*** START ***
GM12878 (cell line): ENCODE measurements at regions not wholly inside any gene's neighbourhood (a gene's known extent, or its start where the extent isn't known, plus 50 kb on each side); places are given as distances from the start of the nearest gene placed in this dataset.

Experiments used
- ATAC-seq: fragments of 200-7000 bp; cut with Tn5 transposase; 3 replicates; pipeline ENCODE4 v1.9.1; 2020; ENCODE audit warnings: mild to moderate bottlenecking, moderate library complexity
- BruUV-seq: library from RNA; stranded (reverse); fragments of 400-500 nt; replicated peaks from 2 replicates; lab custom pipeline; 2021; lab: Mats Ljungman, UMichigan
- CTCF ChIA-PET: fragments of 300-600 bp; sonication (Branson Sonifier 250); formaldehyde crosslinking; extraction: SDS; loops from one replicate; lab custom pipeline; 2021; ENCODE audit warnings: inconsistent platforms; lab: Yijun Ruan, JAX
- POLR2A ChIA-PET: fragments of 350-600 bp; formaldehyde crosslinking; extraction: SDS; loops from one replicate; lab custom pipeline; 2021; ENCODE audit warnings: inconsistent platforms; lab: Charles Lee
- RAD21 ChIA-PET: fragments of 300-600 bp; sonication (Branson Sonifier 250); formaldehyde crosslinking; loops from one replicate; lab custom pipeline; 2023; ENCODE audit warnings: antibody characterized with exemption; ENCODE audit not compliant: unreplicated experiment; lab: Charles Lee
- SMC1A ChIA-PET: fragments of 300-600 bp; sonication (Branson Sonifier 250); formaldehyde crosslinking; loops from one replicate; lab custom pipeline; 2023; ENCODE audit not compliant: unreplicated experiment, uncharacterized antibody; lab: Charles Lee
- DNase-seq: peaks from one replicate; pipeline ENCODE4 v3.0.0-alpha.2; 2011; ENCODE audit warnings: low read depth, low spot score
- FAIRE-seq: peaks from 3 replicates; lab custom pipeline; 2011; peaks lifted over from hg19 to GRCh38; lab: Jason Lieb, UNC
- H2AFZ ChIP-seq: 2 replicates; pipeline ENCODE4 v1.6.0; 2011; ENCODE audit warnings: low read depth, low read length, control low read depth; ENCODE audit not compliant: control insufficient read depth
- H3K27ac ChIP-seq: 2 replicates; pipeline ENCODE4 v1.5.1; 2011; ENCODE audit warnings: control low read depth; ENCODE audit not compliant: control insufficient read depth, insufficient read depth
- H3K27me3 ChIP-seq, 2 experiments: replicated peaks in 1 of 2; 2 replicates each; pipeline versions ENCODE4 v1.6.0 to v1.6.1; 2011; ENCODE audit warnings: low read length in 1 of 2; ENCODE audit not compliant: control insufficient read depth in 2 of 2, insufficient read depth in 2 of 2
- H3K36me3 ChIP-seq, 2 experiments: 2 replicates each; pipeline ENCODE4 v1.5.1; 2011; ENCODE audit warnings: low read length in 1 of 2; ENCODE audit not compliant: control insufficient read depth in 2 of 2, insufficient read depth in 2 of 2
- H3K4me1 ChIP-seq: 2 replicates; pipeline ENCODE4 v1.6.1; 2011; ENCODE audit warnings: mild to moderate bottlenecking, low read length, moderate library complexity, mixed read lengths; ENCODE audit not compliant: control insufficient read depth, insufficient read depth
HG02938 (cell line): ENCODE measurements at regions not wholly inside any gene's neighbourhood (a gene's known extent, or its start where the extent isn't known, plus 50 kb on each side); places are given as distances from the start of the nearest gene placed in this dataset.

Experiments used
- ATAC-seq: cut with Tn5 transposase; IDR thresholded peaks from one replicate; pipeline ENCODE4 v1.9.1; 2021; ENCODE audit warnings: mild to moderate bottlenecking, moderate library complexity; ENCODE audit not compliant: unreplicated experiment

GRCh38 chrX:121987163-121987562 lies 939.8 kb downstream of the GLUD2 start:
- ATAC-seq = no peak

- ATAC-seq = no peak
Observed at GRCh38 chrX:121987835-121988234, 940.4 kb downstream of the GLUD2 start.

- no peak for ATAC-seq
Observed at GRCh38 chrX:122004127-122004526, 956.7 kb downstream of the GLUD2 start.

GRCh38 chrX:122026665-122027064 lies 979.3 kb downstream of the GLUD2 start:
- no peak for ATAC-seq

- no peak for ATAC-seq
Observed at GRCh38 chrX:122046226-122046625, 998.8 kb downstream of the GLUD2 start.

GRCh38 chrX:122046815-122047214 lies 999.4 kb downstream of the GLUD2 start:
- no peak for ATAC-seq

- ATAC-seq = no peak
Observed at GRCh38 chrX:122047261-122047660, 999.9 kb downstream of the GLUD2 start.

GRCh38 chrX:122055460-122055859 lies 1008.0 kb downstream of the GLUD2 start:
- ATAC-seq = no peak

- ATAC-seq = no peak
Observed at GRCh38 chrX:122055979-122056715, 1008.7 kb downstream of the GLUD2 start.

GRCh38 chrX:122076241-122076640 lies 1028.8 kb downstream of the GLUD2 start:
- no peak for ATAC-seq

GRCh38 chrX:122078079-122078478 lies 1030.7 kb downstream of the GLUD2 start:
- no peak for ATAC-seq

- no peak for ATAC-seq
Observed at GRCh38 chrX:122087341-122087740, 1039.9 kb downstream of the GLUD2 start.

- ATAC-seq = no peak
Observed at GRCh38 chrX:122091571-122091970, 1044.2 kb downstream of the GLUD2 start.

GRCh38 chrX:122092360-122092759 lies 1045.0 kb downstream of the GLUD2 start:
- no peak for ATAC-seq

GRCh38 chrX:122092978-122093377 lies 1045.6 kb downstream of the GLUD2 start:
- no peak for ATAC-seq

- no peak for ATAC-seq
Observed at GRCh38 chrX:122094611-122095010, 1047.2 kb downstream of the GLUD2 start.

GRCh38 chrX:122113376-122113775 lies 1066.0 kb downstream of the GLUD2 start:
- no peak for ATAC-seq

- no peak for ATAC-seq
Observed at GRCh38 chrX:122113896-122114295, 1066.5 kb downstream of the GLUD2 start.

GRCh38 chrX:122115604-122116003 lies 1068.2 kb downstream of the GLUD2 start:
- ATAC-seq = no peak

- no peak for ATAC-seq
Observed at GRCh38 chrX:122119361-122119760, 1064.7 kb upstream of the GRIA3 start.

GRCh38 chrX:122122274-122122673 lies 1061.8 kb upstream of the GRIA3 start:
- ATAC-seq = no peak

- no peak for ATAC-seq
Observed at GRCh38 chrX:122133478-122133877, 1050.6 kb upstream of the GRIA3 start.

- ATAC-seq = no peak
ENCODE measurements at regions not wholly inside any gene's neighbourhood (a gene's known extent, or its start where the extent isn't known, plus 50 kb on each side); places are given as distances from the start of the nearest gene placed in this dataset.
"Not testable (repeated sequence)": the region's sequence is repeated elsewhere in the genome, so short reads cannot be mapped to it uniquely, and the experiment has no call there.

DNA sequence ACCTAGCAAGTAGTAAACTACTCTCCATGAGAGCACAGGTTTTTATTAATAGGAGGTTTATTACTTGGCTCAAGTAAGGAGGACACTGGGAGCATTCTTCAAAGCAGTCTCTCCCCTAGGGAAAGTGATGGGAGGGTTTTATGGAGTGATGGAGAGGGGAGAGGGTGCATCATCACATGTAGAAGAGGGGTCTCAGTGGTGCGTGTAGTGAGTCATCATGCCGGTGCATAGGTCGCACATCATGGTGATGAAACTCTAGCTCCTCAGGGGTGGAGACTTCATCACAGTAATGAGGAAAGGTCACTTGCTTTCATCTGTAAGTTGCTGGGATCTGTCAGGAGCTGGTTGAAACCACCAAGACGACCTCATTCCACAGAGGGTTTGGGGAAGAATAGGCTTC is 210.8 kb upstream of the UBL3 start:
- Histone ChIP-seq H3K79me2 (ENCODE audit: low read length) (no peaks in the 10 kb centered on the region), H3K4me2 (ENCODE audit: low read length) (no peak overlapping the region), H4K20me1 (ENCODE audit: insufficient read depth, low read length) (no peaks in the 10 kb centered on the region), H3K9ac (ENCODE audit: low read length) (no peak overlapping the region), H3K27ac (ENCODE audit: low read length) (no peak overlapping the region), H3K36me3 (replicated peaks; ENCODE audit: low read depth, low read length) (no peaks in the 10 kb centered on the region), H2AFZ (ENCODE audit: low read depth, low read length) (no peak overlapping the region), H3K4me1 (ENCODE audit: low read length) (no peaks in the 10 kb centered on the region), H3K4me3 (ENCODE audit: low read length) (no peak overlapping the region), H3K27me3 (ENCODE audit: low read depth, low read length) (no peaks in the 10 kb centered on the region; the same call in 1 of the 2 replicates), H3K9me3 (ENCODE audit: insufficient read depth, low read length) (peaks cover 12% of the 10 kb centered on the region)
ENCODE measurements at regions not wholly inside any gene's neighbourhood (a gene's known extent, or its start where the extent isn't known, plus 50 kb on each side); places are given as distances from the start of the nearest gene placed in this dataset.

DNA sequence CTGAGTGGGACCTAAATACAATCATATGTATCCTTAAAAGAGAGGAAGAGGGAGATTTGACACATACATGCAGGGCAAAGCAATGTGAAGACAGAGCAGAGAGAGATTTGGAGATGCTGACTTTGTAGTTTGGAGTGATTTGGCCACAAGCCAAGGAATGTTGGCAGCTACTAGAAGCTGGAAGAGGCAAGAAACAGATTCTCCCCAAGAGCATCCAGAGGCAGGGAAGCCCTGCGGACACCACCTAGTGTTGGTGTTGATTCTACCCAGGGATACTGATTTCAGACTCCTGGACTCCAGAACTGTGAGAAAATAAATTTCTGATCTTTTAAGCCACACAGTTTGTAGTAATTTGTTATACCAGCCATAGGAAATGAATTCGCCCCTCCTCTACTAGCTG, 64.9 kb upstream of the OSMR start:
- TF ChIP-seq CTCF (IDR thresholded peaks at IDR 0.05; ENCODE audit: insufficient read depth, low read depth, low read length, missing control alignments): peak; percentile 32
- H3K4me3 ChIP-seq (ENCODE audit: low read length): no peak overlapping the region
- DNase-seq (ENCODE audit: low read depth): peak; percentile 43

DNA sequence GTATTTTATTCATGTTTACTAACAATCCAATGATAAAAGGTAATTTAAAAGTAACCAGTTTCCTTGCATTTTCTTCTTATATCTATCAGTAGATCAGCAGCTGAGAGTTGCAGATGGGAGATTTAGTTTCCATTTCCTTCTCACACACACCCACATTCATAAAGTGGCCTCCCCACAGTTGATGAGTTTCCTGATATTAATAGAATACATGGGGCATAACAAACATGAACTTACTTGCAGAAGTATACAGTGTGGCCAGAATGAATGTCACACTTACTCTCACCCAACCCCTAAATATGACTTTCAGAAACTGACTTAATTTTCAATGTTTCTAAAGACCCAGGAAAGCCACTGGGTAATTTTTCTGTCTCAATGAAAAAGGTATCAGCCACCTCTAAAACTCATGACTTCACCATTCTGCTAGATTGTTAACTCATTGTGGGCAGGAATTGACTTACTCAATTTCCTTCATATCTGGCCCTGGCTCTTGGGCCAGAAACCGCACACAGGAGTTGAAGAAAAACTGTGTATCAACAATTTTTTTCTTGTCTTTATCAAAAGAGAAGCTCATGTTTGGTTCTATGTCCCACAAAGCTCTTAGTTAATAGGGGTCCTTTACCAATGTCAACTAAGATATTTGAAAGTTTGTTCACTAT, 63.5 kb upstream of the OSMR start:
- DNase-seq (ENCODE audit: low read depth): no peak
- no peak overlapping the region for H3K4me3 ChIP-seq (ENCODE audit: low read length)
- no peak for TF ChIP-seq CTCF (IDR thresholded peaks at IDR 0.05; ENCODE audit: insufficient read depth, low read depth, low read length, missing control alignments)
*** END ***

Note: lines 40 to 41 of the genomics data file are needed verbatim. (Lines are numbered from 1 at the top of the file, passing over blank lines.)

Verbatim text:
- no peak for ATAC-seq

- no peak for ATAC-seq